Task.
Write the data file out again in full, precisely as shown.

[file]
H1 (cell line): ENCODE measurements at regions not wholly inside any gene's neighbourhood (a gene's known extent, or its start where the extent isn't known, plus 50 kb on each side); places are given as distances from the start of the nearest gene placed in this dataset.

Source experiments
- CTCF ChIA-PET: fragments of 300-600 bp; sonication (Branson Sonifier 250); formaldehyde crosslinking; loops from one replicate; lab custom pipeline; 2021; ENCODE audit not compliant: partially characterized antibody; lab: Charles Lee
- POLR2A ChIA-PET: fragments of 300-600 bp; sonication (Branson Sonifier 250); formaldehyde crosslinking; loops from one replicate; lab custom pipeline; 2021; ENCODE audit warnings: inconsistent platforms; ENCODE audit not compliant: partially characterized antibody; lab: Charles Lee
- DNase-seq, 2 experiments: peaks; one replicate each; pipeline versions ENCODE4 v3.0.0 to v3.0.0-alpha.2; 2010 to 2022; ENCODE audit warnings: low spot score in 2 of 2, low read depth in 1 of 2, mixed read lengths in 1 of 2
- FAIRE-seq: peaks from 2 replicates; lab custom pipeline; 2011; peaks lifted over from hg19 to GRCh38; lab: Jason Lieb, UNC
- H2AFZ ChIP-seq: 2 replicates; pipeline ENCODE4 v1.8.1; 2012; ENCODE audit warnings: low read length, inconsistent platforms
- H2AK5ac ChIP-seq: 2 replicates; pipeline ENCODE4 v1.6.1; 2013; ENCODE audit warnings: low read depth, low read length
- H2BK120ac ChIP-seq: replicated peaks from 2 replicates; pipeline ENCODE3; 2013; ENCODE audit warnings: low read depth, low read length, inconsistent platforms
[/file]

H1 (cell line): ENCODE measurements at regions not wholly inside any gene's neighbourhood (a gene's known extent, or its start where the extent isn't known, plus 50 kb on each side); places are given as distances from the start of the nearest gene placed in this dataset.

Source experiments
- CTCF ChIA-PET: fragments of 300-600 bp; sonication (Branson Sonifier 250); formaldehyde crosslinking; loops from one replicate; lab custom pipeline; 2021; ENCODE audit not compliant: partially characterized antibody; lab: Charles Lee
- POLR2A ChIA-PET: fragments of 300-600 bp; sonication (Branson Sonifier 250); formaldehyde crosslinking; loops from one replicate; lab custom pipeline; 2021; ENCODE audit warnings: inconsistent platforms; ENCODE audit not compliant: partially characterized antibody; lab: Charles Lee
- DNase-seq, 2 experiments: peaks; one replicate each; pipeline versions ENCODE4 v3.0.0 to v3.0.0-alpha.2; 2010 to 2022; ENCODE audit warnings: low spot score in 2 of 2, low read depth in 1 of 2, mixed read lengths in 1 of 2
- FAIRE-seq: peaks from 2 replicates; lab custom pipeline; 2011; peaks lifted over from hg19 to GRCh38; lab: Jason Lieb, UNC
- H2AFZ ChIP-seq: 2 replicates; pipeline ENCODE4 v1.8.1; 2012; ENCODE audit warnings: low read length, inconsistent platforms
- H2AK5ac ChIP-seq: 2 replicates; pipeline ENCODE4 v1.6.1; 2013; ENCODE audit warnings: low read depth, low read length
- H2BK120ac ChIP-seq: replicated peaks from 2 replicates; pipeline ENCODE3; 2013; ENCODE audit warnings: low read depth, low read length, inconsistent platforms